Hispanic Heritage: The Pledge of Allegiance & a pledge to create good – Austin American-Statesman

I learned the Pledge of Allegiance before I spoke English.
My grandmother, a saint, my rock and my shield, somehow heard that in elementary school, I would need to recite the Pledge.
Through her broken English, Fe (faith in Spanish) taught me the Pledge, even how to place my right hand over my heart. And thus began my journey, and my earliest memories that I was somehow different – I couldn’t pinpoint how or why – but that I would live my life in two fluid worlds, fused by my ability to go from Spanish to English. 
As we celebrate Hispanic Heritage Month, for me, it is a year-round way of life, because it is my heritage. I’m the child and the grandson of Cubans. I was last one to be born on the island. I am forever grateful to them because their sacrifice allowed me to live and experience the American Dream.
Hispanic Heritage Month:Here’s how we’re celebrating at the Statesman
With each passing year, I recognize how traumatic their decision to leave Cuba was for my family. There was no “we can outlive communism,” certainly not after strongman Fidel Castro began executing opponents and confiscating property.
My grandparents, all in their 50s, were settled into their lives, enjoying the fruits of hard work. They lost their homes, businesses, cars, bank accounts. They left families and pets and friends. 
Starting over was not easy for them, to learn a new language, navigate a new country, but they found a way. My mother, Eulalia, now 86, knew little English when she arrived in Florida. She went from selling cigarettes in a convenience store, to working as a lab technician and years later passed her medical boards to become an adolescent psychiatrist.
And they did it for me. 
My generation felt an extraordinary amount of pressure from a young age to figure things out. I dealt with the landlord, booked medical appointments, read the utility bills and translated health reports. But those hardships helped us succeed. My childhood friends launched countless businesses, became doctors, attorneys, journalists, law enforcement officers and judges. They built homes and schools and raised families.
In the last few weeks you have read very personal and poignant essays from our Latino journalists, who describe moments in time and family members who touched their lives and helped shape their identity. Their life experience is what makes the Austin American-Statesman a unique and wonderful place to work. We are from Costa Rica, Cuba, all over Texas, and with roots that stretch into Mexico and beyond.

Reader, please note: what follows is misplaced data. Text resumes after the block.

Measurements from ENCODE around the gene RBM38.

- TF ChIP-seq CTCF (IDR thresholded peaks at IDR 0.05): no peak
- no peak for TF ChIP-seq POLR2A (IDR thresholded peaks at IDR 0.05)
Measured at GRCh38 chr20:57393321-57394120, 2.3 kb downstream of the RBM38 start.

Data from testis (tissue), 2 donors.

We celebrate our heritage with stories that showcase faith, family and food, which are central to our lives and help define us. We are more than 33% of Austin’s population and thrilled, not just to be growing, but to be a responsible partner in helping to build our great city, a magical place to live, work and play.
This celebration is also a reminder for me of how fragile democracy is, and how it is under attack: there are attempts to make it harder to vote, outright pushes to ban books, disinformation, repudiation, demagoguery and demonizing of individuals, all under the guise of public safety or to get in line – this is no different than the authoritarian governments that I have covered in Cuba, Venezuela, Nicaragua.
We must be vigilant. Those who want power are never satisfied. Our vote is a check on that power.
So I close by citing my Dad, also a Manny. He died young, age 59, of lung cancer. There is rarely a day that I don’t ask my Dad what would you do? He was a developer and entrepreneur, who took great pride in creating jobs, opening doors for others and helped launched a non-profit to help newly arrived Cuban rafters in Key West. Dad had zero tolerance for meanness, sham and abuses of power. He always said: Stand up for yourself. Stand up for others. Create good. 


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